Sign language is an elaborate system of hand and arm movements that allow you to speak without using your voice. The language was designed for the hearing impaired, but some people learn it just for fun. If you wish to learn sign language, there are many ways of doing so and some are better than others. The faster and more effectively you learn the language, the sooner you can begin using it.
Learn The Alphabet
Don't try to learn sign language using only a book or DVD. It's much too easy to sign incorrectly this way without realizing it. Instead, seek out a sign language teacher. Many community colleges offer sign-language classes in their continuing-education curriculum. Also, community centers and other public organizations often host a sign-language club that you can join. There are different systems of sign language, but the one used by the majority of deaf adults is American Sign Language (ASL). It is different from SEE (Signing Exact English), which is designed to correlate directly to the structure of the English language. SEE is used to help deaf people learn to speak and write using English grammar, while ASL uses its own syntax and grammar. Your teacher may start with the alphabet, which can be signed entirely with one hand using a different hand position for each letter. It is extremely useful in learning sign language because if you don't know a particular word, you can just spell it out. Sign the letters repeatedly; watching yourself do so in a mirror is especially helpful. Then as you go through your day, fingerspell words you hear or objects you see to get practice.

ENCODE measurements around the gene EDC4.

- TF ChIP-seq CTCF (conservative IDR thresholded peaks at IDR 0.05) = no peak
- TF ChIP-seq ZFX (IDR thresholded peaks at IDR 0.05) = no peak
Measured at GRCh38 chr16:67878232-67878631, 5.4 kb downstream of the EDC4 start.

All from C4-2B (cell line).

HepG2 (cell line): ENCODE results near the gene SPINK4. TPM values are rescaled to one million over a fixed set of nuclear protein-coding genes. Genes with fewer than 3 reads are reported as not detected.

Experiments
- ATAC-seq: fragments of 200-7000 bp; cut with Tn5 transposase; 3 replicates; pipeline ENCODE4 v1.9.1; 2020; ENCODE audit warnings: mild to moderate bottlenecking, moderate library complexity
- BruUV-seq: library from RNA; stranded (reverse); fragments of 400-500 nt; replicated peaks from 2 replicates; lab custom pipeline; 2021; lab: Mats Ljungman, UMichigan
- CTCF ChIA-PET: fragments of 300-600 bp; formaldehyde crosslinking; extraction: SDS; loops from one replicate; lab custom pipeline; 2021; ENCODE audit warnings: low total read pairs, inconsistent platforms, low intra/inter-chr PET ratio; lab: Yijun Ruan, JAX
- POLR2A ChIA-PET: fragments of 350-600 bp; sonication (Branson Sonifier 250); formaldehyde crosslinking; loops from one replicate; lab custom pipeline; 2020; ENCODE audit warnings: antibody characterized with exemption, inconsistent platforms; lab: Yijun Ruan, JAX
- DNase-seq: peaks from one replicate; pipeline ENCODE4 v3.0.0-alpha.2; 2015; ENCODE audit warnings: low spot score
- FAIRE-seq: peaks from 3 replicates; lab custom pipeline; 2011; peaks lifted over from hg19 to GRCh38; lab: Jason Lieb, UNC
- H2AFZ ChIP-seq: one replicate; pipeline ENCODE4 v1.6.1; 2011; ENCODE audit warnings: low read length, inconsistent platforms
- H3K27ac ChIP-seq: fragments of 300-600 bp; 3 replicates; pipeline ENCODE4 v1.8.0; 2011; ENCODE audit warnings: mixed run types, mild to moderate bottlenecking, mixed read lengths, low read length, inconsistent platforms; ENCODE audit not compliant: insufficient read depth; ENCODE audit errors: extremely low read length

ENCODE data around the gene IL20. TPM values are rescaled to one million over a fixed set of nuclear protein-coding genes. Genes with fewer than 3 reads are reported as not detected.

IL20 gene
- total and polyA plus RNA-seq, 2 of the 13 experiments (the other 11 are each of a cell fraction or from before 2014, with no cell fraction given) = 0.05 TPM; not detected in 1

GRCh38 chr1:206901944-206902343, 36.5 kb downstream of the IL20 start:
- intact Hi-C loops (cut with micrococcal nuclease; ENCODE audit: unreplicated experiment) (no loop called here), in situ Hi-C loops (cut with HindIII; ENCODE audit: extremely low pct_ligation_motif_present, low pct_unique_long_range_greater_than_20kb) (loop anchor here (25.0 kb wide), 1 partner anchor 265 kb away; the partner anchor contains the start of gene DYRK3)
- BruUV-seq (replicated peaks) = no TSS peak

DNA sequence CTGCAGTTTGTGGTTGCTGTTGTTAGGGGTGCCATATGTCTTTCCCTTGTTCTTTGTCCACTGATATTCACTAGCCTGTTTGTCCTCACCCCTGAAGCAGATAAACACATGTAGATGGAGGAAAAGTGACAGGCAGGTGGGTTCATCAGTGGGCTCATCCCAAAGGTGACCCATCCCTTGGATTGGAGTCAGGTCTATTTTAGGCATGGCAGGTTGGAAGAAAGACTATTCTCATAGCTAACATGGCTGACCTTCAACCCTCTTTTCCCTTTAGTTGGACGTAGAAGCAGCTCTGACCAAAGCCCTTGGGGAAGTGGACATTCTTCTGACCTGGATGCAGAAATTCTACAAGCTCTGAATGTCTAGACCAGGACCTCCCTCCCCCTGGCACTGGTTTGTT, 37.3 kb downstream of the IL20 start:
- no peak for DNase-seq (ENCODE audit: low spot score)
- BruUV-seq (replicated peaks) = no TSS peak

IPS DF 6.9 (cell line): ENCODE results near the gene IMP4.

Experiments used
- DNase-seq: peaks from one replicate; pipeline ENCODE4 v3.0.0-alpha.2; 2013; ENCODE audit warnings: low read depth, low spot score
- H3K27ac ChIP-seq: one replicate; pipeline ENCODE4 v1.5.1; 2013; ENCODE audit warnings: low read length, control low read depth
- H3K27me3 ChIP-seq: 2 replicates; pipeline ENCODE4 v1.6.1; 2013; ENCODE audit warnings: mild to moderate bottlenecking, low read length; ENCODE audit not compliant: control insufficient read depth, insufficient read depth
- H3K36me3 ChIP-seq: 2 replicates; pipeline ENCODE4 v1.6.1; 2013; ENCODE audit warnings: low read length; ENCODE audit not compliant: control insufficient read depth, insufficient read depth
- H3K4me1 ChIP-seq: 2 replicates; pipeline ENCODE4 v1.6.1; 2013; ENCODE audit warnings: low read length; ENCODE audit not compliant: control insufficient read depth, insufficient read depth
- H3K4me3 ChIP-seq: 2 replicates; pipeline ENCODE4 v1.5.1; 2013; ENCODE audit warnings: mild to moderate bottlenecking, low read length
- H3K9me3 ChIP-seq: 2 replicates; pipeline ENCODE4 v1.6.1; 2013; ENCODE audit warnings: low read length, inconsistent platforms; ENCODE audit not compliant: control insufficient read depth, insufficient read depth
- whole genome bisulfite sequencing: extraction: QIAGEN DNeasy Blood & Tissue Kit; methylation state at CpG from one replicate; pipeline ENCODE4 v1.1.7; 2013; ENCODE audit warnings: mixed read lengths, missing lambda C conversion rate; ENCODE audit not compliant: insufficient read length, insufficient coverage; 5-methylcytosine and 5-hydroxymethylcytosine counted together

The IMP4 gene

Learn A Few Words A Day
Your teacher will probably start with common words. Take home the sign language words you use in class and practice the movement over and over. Learn a few signs each day and then use them whenever you say the word. For example, if you're watching television and hear one of the words you're learned, practise making the correct sign.
Use Sign Language in the ASL Community
Finally, you need to put your skills to practical use in order to have them come more naturally. If you don't know anyone who is deaf, you can volunteer at centers for the hearing impaired. Don't worry if you don't have a huge vocabulary at first--many deaf people are good at interpreting what you are trying to say, even if the sign itself is wrong.
If in the course of your day you happen to see some people using sign language, remember that it's not considered polite to "eavesdrop" by watching them. But consider introducing yourself and initiating a conversation. It's not unusual for a deaf person to be pleased that you are attempting to learn her language and to be willing to converse with you.
Diane Todd holds a Bachelor of Arts in mass communication from North Carolina State University and is a former video and web producer for a North Carolina multimedia agency. She also spent several years as a media specialist/graphics designer for the Cumberland County school system in Fayetteville, N.C.